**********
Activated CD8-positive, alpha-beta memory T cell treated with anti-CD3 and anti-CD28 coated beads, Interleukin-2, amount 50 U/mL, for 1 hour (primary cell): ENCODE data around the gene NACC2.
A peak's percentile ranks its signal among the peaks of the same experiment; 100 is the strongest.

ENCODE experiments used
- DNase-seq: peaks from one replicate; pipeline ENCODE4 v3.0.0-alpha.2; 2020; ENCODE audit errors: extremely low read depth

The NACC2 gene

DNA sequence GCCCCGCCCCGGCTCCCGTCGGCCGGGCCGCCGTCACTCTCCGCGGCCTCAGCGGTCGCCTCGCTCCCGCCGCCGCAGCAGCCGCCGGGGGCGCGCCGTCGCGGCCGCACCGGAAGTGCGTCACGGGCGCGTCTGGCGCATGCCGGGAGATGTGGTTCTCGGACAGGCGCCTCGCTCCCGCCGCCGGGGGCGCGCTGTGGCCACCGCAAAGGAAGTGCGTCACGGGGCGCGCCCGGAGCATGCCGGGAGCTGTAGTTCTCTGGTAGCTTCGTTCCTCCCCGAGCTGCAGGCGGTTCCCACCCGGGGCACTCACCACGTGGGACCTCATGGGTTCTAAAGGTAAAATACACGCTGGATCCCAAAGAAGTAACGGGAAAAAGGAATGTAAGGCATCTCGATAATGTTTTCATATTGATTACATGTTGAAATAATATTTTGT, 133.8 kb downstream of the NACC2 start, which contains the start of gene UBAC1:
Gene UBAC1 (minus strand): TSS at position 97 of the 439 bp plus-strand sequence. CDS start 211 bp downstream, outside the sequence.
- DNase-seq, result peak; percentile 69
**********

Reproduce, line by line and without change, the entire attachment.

Activated CD8-positive, alpha-beta memory T cell treated with anti-CD3 and anti-CD28 coated beads, Interleukin-2, amount 50 U/mL, for 1 hour (primary cell): ENCODE data around the gene NACC2.
A peak's percentile ranks its signal among the peaks of the same experiment; 100 is the strongest.

ENCODE experiments used
- DNase-seq: peaks from one replicate; pipeline ENCODE4 v3.0.0-alpha.2; 2020; ENCODE audit errors: extremely low read depth

The NACC2 gene

DNA sequence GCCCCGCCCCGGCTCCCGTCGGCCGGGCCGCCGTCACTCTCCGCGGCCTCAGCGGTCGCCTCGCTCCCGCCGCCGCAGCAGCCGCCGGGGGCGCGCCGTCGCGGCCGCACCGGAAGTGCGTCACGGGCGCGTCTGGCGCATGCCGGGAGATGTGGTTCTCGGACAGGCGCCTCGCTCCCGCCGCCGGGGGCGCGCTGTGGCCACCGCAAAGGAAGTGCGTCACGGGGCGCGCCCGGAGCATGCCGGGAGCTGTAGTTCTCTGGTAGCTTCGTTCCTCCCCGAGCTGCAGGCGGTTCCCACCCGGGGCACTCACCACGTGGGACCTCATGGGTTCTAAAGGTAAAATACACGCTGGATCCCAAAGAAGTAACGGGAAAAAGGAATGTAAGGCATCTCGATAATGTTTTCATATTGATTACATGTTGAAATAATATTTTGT, 133.8 kb downstream of the NACC2 start, which contains the start of gene UBAC1:
Gene UBAC1 (minus strand): TSS at position 97 of the 439 bp plus-strand sequence. CDS start 211 bp downstream, outside the sequence.
- DNase-seq, result peak; percentile 69